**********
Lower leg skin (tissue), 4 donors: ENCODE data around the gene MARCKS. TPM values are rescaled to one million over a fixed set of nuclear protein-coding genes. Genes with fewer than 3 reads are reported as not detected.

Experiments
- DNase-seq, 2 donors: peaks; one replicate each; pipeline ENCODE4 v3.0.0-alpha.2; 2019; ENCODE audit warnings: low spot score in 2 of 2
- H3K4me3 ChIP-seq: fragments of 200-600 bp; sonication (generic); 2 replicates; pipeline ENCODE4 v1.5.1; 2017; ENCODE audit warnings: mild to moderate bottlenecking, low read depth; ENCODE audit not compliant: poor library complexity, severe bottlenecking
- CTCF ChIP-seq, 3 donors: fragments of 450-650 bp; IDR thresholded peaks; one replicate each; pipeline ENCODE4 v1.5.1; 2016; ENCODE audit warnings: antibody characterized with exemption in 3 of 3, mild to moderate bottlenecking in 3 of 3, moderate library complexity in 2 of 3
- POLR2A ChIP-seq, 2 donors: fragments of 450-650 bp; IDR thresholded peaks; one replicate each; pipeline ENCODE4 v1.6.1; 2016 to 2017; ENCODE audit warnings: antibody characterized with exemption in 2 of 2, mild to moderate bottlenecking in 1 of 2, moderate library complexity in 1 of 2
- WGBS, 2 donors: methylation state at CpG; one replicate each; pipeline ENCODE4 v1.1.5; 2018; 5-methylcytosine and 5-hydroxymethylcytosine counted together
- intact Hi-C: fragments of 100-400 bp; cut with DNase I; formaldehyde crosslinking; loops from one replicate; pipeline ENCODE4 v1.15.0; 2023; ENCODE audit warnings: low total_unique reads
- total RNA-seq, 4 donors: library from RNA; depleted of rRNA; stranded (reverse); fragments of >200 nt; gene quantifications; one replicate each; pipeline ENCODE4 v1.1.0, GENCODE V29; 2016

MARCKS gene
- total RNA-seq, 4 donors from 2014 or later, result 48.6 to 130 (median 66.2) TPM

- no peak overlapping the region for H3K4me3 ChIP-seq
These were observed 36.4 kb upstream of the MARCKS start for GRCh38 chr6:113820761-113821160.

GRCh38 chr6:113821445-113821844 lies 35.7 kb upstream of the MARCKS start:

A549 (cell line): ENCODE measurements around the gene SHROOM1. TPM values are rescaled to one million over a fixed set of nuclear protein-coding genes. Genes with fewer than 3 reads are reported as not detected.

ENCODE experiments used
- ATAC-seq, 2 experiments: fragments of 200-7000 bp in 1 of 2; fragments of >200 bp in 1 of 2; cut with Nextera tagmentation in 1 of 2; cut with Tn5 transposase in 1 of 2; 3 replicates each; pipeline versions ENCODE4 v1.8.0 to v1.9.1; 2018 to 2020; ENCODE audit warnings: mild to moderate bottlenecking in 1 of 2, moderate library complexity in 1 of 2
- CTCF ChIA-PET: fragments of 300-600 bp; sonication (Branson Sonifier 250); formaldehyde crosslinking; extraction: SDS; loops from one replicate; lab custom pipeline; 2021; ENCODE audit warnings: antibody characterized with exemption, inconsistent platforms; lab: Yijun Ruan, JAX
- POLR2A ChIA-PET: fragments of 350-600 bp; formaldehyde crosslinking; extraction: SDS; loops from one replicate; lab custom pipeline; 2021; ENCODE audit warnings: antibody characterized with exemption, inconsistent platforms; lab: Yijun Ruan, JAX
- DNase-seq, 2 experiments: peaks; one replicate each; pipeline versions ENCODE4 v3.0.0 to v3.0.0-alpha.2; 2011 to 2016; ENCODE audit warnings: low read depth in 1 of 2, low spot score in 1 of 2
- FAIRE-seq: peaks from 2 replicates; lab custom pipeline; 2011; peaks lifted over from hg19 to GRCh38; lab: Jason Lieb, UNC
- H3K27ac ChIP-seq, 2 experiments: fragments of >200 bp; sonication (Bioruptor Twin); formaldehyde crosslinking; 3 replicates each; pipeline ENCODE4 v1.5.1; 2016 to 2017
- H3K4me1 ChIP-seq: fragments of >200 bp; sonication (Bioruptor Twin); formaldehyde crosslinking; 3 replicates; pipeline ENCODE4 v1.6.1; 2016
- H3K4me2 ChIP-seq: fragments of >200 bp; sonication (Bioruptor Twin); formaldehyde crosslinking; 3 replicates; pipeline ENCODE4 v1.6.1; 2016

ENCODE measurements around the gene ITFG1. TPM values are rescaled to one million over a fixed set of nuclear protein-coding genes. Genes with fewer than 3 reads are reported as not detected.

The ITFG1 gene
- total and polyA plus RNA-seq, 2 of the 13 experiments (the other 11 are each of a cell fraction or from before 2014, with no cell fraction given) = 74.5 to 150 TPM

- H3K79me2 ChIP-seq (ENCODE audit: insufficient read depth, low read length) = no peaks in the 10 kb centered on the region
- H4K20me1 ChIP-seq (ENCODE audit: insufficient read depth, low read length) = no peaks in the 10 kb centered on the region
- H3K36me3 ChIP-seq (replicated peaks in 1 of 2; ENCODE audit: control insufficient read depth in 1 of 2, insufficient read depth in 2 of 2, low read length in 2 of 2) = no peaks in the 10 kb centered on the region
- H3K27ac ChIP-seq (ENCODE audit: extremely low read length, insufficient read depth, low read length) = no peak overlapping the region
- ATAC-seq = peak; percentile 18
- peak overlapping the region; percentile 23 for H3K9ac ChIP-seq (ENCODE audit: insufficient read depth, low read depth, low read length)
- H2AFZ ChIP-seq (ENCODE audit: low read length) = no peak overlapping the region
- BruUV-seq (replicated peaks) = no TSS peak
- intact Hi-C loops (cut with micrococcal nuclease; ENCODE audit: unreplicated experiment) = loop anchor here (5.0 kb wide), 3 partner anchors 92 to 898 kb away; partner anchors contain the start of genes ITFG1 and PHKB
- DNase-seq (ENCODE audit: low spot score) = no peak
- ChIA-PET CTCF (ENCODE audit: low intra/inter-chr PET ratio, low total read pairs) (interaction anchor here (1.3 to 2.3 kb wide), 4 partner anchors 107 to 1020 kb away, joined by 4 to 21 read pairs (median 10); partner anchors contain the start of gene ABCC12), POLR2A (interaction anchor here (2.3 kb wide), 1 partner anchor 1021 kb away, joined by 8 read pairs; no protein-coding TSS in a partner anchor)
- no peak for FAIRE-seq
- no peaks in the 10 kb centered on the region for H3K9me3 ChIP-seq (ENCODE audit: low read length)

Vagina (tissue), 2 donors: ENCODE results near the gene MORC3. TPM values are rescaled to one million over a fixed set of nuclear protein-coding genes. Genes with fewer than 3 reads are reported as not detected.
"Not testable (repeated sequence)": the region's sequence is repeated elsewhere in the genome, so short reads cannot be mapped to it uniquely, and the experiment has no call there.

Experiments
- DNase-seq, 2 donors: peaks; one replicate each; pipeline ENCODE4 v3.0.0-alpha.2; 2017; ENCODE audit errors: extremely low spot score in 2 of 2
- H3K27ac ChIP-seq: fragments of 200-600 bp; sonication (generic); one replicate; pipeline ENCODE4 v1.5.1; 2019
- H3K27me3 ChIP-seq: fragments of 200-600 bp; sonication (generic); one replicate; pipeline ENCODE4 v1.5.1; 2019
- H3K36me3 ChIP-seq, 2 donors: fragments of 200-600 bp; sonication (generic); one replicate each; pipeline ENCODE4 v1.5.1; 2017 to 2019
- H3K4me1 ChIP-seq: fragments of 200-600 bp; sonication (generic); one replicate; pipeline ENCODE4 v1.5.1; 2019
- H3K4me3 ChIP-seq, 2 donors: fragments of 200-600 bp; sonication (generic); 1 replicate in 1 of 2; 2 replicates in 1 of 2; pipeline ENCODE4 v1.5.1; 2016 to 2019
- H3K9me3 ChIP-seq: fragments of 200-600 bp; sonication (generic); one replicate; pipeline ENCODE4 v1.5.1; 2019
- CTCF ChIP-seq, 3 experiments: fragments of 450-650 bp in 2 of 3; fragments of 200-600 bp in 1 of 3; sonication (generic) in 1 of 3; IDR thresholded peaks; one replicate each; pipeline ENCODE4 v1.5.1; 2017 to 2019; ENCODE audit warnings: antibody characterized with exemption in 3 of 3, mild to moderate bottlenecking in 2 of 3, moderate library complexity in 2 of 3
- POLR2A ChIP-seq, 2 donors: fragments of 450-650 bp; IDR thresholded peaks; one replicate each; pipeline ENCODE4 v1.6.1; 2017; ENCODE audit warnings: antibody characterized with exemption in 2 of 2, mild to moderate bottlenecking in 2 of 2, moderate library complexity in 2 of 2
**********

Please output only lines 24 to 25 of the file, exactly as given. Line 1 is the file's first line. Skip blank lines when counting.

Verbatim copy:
- H3K4me2 ChIP-seq: fragments of >200 bp; sonication (Bioruptor Twin); formaldehyde crosslinking; 3 replicates; pipeline ENCODE4 v1.6.1; 2016

ENCODE measurements around the gene ITFG1. TPM values are rescaled to one million over a fixed set of nuclear protein-coding genes. Genes with fewer than 3 reads are reported as not detected.